(Mr McGarry) If I could follow up on that, as far as I know there are no members of Equity on the Committee—although possibly some potential members. We certainly do not sponsor anybody and I will try to keep my answer to less than 11 hours! We are concerned with a lot of what Tony just said. If I could concentrate specifically on the suggestion of the easing of regulations on non-European ownership. I think that needs a great deal of thought. I have not yet heard a convincing argument why that should happen, particularly in the situation where it is not likely to be reciprocated in any event. I think that would impose particular difficulties if an American owner, for example, were to buy a channel in this country. They would come here with a library of American material, which would be available to them almost without cost, which I think they would be tempted to show almost exclusively on such a channel. That, coupled with lighter touch regulation, the combination of non-European ownership and lighter touch regulation, seems to me to lead to a conclusion that it would more likely damage what we currently look for in our broadcasters, which is a range and quality of programming, and I do not see how it would improve that situation. So I am entirely unconvinced at this stage of that proposition.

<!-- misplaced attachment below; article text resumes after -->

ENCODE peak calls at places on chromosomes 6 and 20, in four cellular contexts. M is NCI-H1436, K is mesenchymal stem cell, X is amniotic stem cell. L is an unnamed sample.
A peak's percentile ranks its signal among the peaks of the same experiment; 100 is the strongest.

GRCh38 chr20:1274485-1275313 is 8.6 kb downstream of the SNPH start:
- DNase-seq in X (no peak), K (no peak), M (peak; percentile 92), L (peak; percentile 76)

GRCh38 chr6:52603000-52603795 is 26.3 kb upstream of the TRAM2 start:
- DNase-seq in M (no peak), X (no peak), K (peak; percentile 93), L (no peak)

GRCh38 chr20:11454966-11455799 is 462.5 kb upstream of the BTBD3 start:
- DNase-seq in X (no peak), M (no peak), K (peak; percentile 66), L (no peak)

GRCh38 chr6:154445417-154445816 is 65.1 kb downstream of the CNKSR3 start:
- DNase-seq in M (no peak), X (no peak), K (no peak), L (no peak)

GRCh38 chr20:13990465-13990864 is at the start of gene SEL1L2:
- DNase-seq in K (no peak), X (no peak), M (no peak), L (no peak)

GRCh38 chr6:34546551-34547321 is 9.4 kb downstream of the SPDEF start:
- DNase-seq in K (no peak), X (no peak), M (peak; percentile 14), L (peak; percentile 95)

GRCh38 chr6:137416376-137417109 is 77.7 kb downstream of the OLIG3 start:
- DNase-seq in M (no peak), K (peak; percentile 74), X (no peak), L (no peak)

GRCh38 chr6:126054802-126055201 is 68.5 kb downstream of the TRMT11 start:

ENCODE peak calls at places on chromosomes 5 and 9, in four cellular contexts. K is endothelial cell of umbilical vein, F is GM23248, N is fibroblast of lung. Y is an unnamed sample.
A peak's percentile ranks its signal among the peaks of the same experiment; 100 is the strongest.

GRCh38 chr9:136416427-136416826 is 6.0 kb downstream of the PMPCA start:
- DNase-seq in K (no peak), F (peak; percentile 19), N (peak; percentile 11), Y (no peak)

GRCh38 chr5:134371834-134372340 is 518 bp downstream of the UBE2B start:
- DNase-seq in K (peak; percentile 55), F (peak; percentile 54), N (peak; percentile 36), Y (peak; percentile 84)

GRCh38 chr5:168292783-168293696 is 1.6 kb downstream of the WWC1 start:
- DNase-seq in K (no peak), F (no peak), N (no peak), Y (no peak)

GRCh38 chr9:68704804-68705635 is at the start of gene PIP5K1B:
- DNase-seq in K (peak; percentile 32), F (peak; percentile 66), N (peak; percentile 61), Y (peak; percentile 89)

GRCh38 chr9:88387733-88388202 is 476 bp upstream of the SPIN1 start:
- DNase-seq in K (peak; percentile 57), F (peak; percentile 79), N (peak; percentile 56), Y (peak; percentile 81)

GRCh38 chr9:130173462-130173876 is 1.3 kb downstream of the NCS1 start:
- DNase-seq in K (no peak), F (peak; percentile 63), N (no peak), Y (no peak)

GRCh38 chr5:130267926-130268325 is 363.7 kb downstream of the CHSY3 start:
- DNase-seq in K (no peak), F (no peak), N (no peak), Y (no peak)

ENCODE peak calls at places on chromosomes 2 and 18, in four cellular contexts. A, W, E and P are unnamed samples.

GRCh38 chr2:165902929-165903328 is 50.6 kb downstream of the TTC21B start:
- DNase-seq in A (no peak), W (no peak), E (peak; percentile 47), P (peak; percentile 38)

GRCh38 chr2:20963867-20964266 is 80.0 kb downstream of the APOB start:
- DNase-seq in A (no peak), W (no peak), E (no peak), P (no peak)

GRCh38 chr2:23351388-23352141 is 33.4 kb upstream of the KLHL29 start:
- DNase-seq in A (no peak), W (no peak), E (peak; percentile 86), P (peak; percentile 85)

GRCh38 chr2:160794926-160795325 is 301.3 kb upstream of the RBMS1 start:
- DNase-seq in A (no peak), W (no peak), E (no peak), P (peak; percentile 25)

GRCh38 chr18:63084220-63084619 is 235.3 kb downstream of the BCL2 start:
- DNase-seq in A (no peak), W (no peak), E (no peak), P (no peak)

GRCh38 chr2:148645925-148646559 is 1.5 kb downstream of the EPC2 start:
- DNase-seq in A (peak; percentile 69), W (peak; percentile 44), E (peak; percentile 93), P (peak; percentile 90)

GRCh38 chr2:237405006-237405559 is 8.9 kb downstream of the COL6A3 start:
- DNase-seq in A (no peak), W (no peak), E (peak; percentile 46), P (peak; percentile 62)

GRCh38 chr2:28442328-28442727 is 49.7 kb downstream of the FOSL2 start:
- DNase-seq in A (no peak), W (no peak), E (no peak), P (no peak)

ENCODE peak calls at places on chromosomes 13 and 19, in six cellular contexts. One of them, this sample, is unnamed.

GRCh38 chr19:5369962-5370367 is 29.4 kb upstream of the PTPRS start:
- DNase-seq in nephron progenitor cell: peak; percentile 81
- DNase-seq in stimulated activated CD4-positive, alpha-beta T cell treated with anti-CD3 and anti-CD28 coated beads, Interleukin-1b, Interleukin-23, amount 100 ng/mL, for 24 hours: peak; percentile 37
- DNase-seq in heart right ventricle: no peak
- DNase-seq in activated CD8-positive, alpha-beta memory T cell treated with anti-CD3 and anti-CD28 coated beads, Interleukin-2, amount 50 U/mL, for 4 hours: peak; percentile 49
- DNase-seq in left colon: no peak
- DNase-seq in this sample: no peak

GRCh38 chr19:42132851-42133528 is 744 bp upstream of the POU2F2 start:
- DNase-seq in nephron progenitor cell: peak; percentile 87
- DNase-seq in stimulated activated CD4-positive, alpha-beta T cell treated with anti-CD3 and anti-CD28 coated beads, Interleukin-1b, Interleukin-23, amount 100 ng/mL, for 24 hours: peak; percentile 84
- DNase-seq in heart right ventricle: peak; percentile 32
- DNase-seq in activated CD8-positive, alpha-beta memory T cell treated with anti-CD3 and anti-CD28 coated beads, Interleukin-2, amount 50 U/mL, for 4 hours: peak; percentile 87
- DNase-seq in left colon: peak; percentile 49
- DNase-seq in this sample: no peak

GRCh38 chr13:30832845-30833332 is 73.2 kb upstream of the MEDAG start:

834. The bill gives the Secretary of State quite wide-ranging powers through secondary legislation to change the ownership provisions which are in there.
  (Mr McGarry) Yes.

  835. In the case of particularly radio there are no provisions in there at the moment on primary legislation that will give effect to the three voices of all the safeguards that the Secretary of State talked about which has led to some people being concerned that as the process goes on the best of interests will get to work and what emerges at the end of the day only faintly resembles what was originally indicated. To what extent do you think that (a) changes to these very sensitive areas should b e made by primary legislation only and (b) that the safeguards we have talked about for, particularly, radio should be on the face of the bill and not left afterwards to order?